Happy downloading ;-)
Looks like WPA as a step up from WEP for protecting your wireless home network will soon be dead in the water. Cloud computing is now being offered (for a small fee) by not one, but two, operators. This technology offers to take a WPA capture file (which can easily be obtained by the likes of Aircrack) and combined with your SSID (the advertisement that you see when you fire up your laptop). The clever thing is that it takes this SSID and tailors the "attack" on the password. Unlike WEP, the attack is still brute force in nature, in that it uses a dictionary attack. Granted, the dictionary is an eye-watering 540 million long list of words, so if your password is long enough and random enough, then your safe. Unfortunately, most people don't use long and random passwords-duh.
Its only a matter of time before others get in on this market and/or someone gives it away for free. WPA2 is an option but either people wont/dont know about this option or their hardware wont support it. Or cant be bothered to change it.

Time to look out that cabling tool.
Back to me favourite subject-wireless. Sad that I am, I’m on a quest. I’m going to put a page up on the website explaining how it’s done but the blog seems a quick and easy way to talk about. I’ve set up an aerial in the car, attached to a Alpha USB wireless adaptor and hooked it all up to an old Compaq with XP on it. All feeding into a little app called Wi-Fi hopper which detects and logs Access points (AP’s). It doesn’t do any connecting in my set-up (although it can), but it details nicely AP’s. Stick it in the boot, put it on auto-save and away you go. Which leads nicely onto the next point…

I wanted to find out (approximately) how many people in my area, and a bit further afield, were using open and more importantly, WEP . Here’s my theory-WEP, which is security on wireless routers, is more dangerous than an open (no encryption) router.If it’s open, the you can take precautions .If you have WEP, then you have a false sense of security. So far (13th Sep), I’ve detailed just under 3,000 AP’s! Breakdown is roughly 30% Open, 35% WEP and 35% WPA/WPA2. Surprised-I’m not. I’ve mentioned Aircrack before (WEP key cracking tool) but some bright spark has built a VM ware image-so now it’s plug and play.With the above bits of hardware, you simply download and install VM player on your XP machine ,load up the image and away you go. 5 mins for 64 bits encryption and 20 mins for 128 bits (all on my own wireless AP of course). Da-dah-encryption key is found. Then it’s simply a matter of going back into XP, use the Windows supplied wireless software and connect to the router using the said found key.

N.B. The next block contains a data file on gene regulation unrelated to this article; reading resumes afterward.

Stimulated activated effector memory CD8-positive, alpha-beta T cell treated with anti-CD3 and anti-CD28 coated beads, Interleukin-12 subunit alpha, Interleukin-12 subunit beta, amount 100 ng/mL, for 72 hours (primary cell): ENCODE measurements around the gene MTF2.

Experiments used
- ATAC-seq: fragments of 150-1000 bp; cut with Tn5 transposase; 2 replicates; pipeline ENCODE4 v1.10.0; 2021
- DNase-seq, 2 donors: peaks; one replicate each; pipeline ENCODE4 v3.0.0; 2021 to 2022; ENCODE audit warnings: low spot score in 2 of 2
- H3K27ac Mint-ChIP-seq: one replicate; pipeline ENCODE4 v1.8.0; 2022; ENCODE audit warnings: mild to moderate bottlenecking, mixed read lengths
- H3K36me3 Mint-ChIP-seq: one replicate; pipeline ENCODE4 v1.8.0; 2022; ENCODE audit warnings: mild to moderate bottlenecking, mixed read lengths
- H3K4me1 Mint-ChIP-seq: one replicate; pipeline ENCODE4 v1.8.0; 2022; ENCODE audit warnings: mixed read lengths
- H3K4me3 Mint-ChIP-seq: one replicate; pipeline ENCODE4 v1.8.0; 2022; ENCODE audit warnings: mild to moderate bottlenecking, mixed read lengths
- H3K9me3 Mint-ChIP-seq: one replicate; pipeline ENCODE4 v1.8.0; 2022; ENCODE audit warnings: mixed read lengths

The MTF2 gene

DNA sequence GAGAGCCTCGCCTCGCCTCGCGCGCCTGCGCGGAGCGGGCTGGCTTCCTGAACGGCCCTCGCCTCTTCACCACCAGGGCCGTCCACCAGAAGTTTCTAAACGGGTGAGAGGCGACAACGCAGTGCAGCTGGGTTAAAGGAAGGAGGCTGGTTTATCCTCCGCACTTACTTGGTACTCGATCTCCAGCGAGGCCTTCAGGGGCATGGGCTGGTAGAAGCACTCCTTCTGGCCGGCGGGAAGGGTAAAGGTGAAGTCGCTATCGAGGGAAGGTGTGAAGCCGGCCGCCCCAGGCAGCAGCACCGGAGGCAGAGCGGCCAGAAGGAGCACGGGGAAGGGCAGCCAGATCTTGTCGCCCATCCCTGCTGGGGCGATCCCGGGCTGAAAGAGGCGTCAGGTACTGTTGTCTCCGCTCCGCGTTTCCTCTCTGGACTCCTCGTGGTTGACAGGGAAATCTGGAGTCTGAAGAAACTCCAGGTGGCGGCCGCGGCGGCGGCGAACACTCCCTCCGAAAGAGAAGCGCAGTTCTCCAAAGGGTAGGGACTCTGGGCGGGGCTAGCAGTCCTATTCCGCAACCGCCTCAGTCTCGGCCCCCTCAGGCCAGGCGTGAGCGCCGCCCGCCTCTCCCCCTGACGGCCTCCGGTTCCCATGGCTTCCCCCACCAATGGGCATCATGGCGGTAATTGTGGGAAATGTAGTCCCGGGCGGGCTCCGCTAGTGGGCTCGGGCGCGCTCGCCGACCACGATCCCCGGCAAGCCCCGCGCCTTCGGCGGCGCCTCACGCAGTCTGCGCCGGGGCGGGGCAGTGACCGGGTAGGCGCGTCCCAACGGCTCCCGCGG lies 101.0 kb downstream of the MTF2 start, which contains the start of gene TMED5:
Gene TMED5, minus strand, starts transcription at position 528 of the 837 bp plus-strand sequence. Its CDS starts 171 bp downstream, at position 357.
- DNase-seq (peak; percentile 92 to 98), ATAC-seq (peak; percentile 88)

The really interesting (or dangerous) point is the amount of business’s that have a WEP configured router-it’s one thing to let someone use your bandwidth-it’s another if someone decides to hack into your network and delete your last year’s accounts. My question is-how do you let them know to tell them how to fix it?